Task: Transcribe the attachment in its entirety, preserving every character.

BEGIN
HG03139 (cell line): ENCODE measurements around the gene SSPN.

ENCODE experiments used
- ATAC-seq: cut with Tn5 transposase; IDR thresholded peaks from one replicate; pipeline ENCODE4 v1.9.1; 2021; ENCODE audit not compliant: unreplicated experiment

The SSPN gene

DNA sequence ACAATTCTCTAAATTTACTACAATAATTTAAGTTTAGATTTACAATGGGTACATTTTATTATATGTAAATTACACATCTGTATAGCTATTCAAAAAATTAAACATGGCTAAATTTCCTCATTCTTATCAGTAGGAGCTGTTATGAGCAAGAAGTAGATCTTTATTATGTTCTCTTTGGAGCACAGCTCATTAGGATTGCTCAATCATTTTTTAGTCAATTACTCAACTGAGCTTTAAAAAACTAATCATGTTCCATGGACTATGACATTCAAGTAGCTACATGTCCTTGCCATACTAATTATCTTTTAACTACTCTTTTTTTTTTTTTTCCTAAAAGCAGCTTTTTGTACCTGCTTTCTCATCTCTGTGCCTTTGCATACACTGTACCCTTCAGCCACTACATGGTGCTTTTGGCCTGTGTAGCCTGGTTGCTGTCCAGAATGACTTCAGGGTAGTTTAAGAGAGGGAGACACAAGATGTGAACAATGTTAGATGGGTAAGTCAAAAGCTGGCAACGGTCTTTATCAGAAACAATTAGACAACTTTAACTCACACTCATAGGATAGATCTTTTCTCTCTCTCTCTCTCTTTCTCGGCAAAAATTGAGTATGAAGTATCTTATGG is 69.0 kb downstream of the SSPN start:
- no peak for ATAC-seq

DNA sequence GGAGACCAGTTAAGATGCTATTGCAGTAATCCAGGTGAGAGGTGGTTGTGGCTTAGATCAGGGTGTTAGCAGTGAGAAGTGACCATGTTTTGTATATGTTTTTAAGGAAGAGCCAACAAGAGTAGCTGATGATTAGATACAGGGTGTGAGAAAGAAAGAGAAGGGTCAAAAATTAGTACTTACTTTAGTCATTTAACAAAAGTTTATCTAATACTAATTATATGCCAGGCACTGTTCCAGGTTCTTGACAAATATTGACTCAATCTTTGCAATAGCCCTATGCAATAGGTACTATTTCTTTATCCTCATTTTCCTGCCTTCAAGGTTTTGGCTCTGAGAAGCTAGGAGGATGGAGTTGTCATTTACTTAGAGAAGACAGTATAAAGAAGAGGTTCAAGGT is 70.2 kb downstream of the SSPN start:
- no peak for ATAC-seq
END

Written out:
HG03139 (cell line): ENCODE measurements around the gene SSPN.

ENCODE experiments used
- ATAC-seq: cut with Tn5 transposase; IDR thresholded peaks from one replicate; pipeline ENCODE4 v1.9.1; 2021; ENCODE audit not compliant: unreplicated experiment

The SSPN gene

DNA sequence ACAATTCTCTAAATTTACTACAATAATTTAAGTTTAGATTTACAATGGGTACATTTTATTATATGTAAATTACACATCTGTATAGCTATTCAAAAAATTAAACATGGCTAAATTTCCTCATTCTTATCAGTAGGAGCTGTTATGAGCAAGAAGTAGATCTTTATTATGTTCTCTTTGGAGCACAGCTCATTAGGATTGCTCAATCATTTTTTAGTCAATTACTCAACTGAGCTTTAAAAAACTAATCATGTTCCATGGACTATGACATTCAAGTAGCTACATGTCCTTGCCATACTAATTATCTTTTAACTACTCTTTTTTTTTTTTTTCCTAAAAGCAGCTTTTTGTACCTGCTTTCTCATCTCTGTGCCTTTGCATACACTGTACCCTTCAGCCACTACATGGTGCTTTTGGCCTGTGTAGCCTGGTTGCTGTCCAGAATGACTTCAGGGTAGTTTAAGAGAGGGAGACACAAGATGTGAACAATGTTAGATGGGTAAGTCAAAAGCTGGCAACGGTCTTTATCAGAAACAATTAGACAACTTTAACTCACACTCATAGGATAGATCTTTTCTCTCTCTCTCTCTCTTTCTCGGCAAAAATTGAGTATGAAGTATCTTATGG is 69.0 kb downstream of the SSPN start:
- no peak for ATAC-seq

DNA sequence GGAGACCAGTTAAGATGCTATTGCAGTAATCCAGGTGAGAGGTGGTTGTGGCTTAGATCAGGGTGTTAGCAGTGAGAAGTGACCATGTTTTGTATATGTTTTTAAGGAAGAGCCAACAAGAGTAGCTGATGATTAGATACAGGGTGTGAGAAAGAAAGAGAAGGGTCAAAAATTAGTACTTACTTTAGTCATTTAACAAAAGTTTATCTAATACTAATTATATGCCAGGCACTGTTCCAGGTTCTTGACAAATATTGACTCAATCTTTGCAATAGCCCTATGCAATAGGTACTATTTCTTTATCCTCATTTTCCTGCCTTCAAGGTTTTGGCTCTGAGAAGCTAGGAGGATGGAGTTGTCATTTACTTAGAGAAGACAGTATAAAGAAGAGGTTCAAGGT is 70.2 kb downstream of the SSPN start:
- no peak for ATAC-seq